A Contingent Claim Analysis of Suicide
An option-theoretic model of suicide in the continuous time framework is proposed. Given completeness of the financial market and the associated contingent claim argument, the value of human capital consistent with the no-arbitrage principle is determined as the expected, discounted, present value of the future wage stream under the risk-neutral probability measure. The suicide option - the right but not the obligation to commit suicide - is modelled as an American put option with this human capital stock and a certain reference level of human capital as the underlier and strike price, respectively. The value of underlier falling short of the srtike price doet not induce the option holder's immediate suicide because of the option value to postpone such a fatal and irreversible decision. This value, the delayed exercise premium, is given in a near closed form up to a deterministic exercise boundary. The nearly closed-form nature of this boundry allows one to calibrate the model to the real suicide rates among Japanese male workers from 1998 to 2009. The calibrated value of the strike price roughly amounts to the perpetual annuity value of the 90 percentage of the initial wage earned as of the new entry into the labor market, with the coupon rate given by the spread in market prices of risk between financial and labor market.
|Date of creation:||May 2013|
|Date of revision:|
|Contact details of provider:|| Postal: |
Web page: http://www.grips.ac.jp/r-center/en/discussion_papers/
More information through EDIRC
Please report citation or reference errors to , or , if you are the registered author of the cited work, log in to your RePEc Author Service profile, click on "citations" and make appropriate adjustments.:
- Luca Benzoni & Pierre Collin-Dufresne & Robert S. Goldstein, 2007. "Portfolio Choice over the Life-Cycle when the Stock and Labor Markets Are Cointegrated," Journal of Finance, American Finance Association, vol. 62(5), pages 2123-2167, October.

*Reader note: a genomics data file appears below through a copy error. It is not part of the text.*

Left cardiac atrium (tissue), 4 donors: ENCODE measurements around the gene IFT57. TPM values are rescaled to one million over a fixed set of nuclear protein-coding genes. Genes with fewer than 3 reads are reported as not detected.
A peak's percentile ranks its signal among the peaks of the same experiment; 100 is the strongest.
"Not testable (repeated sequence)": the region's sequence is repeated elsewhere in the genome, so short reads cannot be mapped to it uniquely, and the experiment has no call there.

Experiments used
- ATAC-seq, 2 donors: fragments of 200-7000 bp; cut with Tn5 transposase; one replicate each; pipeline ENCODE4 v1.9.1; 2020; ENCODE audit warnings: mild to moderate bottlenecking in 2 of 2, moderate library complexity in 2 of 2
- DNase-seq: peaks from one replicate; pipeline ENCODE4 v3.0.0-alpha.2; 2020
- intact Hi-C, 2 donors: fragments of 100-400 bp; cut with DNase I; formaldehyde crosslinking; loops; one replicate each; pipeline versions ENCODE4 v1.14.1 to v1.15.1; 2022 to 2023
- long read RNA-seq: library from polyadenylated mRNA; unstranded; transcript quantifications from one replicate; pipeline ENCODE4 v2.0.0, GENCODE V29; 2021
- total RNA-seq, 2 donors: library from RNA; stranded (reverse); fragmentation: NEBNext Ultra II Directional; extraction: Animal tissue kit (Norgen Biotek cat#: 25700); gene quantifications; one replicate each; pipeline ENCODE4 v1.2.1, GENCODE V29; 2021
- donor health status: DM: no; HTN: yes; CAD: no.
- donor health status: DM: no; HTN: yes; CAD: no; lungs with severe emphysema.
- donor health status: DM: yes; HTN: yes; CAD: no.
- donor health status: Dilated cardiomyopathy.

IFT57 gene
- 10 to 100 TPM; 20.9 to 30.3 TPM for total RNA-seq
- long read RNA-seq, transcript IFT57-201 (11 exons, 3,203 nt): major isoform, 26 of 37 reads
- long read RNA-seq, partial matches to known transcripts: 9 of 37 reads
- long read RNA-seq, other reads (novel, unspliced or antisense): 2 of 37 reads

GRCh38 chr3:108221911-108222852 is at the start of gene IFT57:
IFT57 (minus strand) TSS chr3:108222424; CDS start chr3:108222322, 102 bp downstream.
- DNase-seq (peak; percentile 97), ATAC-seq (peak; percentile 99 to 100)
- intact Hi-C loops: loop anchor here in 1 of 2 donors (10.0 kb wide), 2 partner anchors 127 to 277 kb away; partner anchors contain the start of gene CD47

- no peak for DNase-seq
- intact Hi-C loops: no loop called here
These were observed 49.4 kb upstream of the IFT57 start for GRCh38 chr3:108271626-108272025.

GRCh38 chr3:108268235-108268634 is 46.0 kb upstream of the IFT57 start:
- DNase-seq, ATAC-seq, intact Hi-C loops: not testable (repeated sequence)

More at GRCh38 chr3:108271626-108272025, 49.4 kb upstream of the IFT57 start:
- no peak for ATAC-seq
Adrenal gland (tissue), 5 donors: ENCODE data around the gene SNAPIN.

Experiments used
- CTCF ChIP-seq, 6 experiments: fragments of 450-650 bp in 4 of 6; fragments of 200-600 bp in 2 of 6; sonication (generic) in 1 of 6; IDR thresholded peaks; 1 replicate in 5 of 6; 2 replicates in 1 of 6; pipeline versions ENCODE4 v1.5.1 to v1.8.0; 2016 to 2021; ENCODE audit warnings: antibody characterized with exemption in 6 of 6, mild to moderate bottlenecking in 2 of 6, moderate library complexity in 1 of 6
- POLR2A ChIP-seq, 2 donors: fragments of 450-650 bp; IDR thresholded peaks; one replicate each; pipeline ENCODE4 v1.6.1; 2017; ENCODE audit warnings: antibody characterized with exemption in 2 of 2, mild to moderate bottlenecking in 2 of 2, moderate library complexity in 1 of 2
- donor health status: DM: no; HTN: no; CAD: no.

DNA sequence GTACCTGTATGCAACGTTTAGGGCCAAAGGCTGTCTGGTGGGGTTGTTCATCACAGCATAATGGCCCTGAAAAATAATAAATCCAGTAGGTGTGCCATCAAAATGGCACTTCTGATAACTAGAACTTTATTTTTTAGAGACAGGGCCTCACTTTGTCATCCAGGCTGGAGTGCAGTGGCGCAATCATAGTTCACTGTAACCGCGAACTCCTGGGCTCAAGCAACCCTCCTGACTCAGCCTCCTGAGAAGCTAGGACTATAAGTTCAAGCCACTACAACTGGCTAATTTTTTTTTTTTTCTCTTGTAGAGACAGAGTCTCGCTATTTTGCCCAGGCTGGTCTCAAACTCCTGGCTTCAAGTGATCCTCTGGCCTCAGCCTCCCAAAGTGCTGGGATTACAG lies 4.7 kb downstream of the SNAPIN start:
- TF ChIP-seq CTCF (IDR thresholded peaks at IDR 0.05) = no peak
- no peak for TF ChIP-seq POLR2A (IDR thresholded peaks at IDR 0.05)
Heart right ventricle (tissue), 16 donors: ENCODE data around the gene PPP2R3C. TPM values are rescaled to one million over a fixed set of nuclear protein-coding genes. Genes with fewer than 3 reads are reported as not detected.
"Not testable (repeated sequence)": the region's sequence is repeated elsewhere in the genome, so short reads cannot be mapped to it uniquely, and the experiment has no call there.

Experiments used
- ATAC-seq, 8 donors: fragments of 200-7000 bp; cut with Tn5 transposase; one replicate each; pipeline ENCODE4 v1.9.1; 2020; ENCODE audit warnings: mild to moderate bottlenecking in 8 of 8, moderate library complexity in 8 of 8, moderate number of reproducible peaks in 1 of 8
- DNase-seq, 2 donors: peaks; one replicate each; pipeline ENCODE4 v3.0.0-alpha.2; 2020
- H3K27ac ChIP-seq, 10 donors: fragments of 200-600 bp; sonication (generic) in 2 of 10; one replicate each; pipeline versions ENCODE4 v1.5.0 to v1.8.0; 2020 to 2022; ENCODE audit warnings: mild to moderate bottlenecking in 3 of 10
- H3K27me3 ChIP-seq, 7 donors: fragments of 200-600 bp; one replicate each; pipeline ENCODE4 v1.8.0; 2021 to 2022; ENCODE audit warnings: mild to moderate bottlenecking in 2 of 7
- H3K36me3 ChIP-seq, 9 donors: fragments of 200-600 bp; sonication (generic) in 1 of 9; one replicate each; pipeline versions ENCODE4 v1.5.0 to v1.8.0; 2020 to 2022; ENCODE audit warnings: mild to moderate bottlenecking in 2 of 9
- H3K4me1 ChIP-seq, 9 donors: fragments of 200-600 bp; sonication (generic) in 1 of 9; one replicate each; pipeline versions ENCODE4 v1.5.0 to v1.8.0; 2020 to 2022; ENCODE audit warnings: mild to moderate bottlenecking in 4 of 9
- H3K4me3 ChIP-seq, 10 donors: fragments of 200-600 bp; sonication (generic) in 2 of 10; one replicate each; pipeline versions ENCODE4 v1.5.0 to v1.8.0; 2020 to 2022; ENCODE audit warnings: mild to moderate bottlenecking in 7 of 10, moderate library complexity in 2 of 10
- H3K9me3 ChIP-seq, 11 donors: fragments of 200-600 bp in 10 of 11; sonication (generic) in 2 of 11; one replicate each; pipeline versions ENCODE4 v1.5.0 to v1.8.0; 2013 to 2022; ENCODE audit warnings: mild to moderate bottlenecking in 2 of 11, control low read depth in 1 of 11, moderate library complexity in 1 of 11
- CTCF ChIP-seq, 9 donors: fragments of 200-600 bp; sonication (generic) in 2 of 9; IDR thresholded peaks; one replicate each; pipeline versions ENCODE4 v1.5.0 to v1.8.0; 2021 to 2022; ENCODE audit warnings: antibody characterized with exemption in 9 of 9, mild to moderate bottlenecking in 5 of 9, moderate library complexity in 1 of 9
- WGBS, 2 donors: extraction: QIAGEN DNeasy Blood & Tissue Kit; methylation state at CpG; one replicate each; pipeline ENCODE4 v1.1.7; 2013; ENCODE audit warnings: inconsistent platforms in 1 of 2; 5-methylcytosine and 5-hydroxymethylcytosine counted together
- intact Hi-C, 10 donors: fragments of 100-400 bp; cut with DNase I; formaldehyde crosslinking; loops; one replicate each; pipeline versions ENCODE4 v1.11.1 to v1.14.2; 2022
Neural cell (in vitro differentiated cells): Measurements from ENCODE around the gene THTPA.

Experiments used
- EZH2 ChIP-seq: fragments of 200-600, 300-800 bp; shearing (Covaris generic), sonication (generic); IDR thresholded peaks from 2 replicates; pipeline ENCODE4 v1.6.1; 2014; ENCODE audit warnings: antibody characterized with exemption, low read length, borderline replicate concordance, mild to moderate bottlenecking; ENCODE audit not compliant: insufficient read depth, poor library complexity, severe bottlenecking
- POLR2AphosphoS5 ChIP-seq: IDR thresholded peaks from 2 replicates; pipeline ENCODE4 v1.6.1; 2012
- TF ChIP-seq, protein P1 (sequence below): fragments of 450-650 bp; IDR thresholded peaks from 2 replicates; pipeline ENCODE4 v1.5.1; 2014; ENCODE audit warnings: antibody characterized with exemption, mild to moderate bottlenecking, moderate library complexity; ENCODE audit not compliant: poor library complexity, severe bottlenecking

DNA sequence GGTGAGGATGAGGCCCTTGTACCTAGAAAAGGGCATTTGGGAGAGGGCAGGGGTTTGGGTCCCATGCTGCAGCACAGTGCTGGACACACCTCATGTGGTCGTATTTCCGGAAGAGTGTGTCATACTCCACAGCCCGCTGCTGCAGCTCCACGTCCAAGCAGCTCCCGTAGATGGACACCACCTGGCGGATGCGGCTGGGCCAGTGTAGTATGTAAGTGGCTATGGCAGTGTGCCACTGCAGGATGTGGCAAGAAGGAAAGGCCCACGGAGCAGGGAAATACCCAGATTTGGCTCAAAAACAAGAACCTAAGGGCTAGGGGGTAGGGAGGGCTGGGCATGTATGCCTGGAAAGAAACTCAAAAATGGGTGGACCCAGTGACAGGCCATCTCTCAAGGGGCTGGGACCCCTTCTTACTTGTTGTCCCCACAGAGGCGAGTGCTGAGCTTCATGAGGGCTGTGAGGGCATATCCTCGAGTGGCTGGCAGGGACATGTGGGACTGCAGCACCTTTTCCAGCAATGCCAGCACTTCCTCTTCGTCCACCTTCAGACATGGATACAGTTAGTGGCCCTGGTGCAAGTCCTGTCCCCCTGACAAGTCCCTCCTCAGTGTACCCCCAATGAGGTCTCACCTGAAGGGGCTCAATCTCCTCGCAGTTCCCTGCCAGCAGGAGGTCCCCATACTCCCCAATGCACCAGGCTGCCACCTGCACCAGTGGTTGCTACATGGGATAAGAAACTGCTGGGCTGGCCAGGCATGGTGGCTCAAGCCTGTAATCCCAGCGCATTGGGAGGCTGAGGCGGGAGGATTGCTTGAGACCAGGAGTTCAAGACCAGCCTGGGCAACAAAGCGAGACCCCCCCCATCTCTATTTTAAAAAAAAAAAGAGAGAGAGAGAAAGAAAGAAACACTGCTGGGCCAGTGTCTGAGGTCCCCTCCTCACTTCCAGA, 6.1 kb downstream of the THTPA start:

- Chan, Leo & Lien, Donald, 2010. "The value of planned death," Journal of Behavioral and Experimental Economics (formerly The Journal of Socio-Economics), Elsevier, vol. 39(6), pages 692-695, December.
- Bodie, Zvi & Detemple, Jerome B. & Otruba, Susanne & Walter, Stephan, 2004. "Optimal consumption-portfolio choices and retirement planning," Journal of Economic Dynamics and Control, Elsevier, vol. 28(6), pages 1115-1148, March.
- Zvi Bodie & J�r�me Detemple & Marcel Rindisbacher, 2009. "Life-Cycle Finance and the Design of Pension Plans," Annual Review of Financial Economics, Annual Reviews, vol. 1(1), pages 249-286, November.
- Mary C. Daly & Daniel J. Wilson & Norman J. Johnson, 2007.
"Relative status and well-being: evidence from U.S. suicide deaths,"
Working Paper Series
2007-12, Federal Reserve Bank of San Francisco.
- Mary C. Daly & Daniel J. Wilson & Norman J. Johnson, 2013. "Relative Status and Well-Being: Evidence from U.S. Suicide Deaths," The Review of Economics and Statistics, MIT Press, vol. 95(5), pages 1480-1500, December.
- Mary C. Daly & Daniel J. Wilson & Norman J. Johnson, 2012. "Relative status and well-being: evidence from U.S. suicide deaths," Working Paper Series 2012-16, Federal Reserve Bank of San Francisco.
- Hamermesh, Daniel S & Soss, Neal M, 1974. "An Economic Theory of Suicide," Journal of Political Economy, University of Chicago Press, vol. 82(1), pages 83-98, Jan.-Feb..
- Merton, Robert C., 1997.
"Applications of Option-Pricing Theory: Twenty-Five Years Later,"
Nobel Prize in Economics documents
1997-1, Nobel Prize Committee.
- Merton, Robert C, 1998. "Applications of Option-Pricing Theory: Twenty-Five Years Later," American Economic Review, American Economic Association, vol. 88(3), pages 323-49, June.
- McDonald, Robert & Siegel, Daniel, 1986. "The Value of Waiting to Invest," The Quarterly Journal of Economics, MIT Press, vol. 101(4), pages 707-27, November.
- Luca Benzoni & Pierre Collin-Dufresne & Robert S. Goldstein, 2007. "Portfolio choice over the life-cycle when the stock and labor markets are cointegrated," Working Paper Series WP-07-11, Federal Reserve Bank of Chicago.
When requesting a correction, please mention this item's handle: RePEc:ngi:dpaper:13-05. See general information about how to correct material in RePEc.
For technical questions regarding this item, or to correct its authors, title, abstract, bibliographic or download information, contact: ()
If references are entirely missing, you can add them using this form.